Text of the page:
The views of this article are the perspective of the author and may not be reflective of Confessions of the Professions.
The Wolves of Wall Street
Money. It is the major motivating factor for all humans on this planet. There is a need to obtain it in order to fulfill their wants and needs, dreams, goals, and desires. For some, there is the simple desire to fulfill basic needs of survival and everyday living. For others, the drive is money itself in order to obtain wealth beyond the average human need and live a life of complete luxury. Most people believe that a lot of money will make them happy, while those who have a lot of money, although they may never say they are happy or unhappy, never seem to be satisfied with what they have, but would never dream about giving all of it away.
Most people work a job for their paycheck, other people have inherited a savings, while others just got lucky by making a good investment or coming into some money, and making smart choices with money. Often with that extra money, they are able to make a lot more money, as money begets money.
Wall Street remains a controversy for many people, but despite how much “the 99%” complain, “the 1%” do not really care. After all, complaints or not, money is being made. Only a part of the “1%” are considered the wolves of Wall Street, or those who have made a living out of making bets and gambling on companies all day, everyday, five days a week, either get rich on their investments, or lose everything, and have made it their career.
These “wolves” tend to be more privileged, have mentors at an early age, or just know how to play the money game, learning the secrets of the stock market and where, what, and exactly how to invest in order to make an insane amount of profit. These Wall Street wolves live and breathe for making money, and will do anything and everything to make more of it.
This infographic takes a deeper look into the lives of the Real Wall Street Wolves.
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The Real Wall Street Wolves
Top 5 earners, 2013 (ALL Hedge fund managers…includes percentage fees)
• $1.5 billion, James Simons, Renaissance Technologies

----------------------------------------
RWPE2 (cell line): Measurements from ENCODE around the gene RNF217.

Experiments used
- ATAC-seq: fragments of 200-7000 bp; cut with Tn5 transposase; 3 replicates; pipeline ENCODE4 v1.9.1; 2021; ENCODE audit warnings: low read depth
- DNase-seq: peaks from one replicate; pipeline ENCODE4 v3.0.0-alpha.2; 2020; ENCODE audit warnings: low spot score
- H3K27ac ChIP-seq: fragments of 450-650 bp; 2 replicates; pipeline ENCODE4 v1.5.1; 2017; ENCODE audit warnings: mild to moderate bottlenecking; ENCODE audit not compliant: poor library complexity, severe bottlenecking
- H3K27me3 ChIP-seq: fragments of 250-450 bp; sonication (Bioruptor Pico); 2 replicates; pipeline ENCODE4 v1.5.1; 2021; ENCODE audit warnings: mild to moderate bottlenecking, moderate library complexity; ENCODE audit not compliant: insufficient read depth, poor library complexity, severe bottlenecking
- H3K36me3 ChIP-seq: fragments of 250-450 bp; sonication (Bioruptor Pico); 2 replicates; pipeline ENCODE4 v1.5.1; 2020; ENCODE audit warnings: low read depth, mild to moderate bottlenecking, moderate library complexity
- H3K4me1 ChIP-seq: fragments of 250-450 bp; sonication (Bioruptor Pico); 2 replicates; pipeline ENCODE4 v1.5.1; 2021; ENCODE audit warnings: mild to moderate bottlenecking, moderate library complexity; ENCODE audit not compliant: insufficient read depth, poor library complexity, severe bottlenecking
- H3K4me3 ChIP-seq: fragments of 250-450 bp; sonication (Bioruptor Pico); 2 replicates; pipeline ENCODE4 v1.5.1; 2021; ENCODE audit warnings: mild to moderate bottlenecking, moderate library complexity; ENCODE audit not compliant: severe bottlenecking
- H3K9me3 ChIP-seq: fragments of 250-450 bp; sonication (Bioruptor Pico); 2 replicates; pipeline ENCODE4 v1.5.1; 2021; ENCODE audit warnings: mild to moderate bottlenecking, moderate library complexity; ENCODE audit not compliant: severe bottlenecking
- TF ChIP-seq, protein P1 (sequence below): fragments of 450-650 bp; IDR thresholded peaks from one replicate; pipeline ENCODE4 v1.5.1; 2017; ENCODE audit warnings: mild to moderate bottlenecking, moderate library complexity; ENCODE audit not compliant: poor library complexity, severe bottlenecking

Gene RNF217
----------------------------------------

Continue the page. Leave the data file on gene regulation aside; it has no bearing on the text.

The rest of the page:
• $1.2 billion, Stephen Cohen, SAC Capital
• $1.2 billion, Kenneth Griffin, Citadel Investment Group
• $1.1 billion, T. Boone Pickens, B.P. Capital
• $950 million, George Soros, Soros Fund Management
The average pay of Wall Street employees, including salary and bonuses, was $360,700 in 2012 (latest statistics).
Still, that’s more than 5X the average worker pay in the U.S.
$34,645: average U.S. worker salary
3%: average pay raise in 2014 for average U.S. worker (third year in a row at 3%)
Inside the Numbers:
Wall Street firms handed out $26.7 billion in bonuses to their 165,200 employees last year, up 15 percent over the previous year.
$164,530: average Wall Street bonus, the most since the 2008.
2013 bonuses were the 3rd highest on record.
15: percentage rise in 2013 bonuses over 2012
$29,809: 1985 Wall Street average bonus
$62,385: 1995 average bonus
$176,104: 2005 average bonus
$121,890: 2012 average bonus
The bonuses rose even as profits from broker-dealer operations of New York Stock Exchange member firms fell 30 percent to $16.7 billion in 2013.
The stock market has risen 30 percent for the year (through Dec. 24), representing a gain in paper wealth of $5.2 trillion. That’s produced 56 all-time highs, second only to 1995, which had 91
The Nation’s Big Six banks –
• JPMorgan Chase
• Bank of America
• Wells Fargo
• Goldman Sachs
• Morgan Stanley
… are all very profitable.
Average total base pay (+bonus)
Summer interns/associate: $71,300 (+$9,400)?First year analyst: $85,300 (+$28,700)?Third year analyst: $111,400 (+$51,600)?First year associate: $120,000 (+$39,900)?Third year associate: $149,000 ($60,700)?Vice President: $255,700 (+$116,800)?Managing Director: $273,400 (+$135,600)
?Average total base pay (+bonus)
Summer interns: $58,000 (+$3,100)?First year analyst: $67,000 (+$21,000)?Senior analyst: $82,100 (+$21,100)?First year associate: $71,500 (+$33,000)?Senior associate: $99,200 ($36,200)?Vice President: $140,000 (+$100,700)?Principal: $145,600 (+$157,500)
Private Equity/Venture Capital
Average total base pay (+bonus)
Summer interns: $37,800 (+$800)*?First year
analyst: $68,200 (+$48,100)?*
associate: $86,500 (+$67,000)?*
Senior associate: $116,700 ($80,200)?*
Vice President: $150,400 (+$121,300)?*
Principal: $225,000 (+$135,000)*
7 Movies About Wall Street
• Wall Street (1987)
• Glengarry Glen Ross (1992)
• Enron: The Smartest Guys in the Room (2005)
• Bonfire of the Vanities (1990)
• The Quants (2010)
• Arbitrage (2012)
• The Wolf of Wall Street (2013)
CEO who “doesn’t get it”: McDonald’s C.E.O., Don Thompson received $14 million in compensation — including an $8.5 million bonus —in 2012, while his company published a brochure for its work force on how to survive on their low wages.
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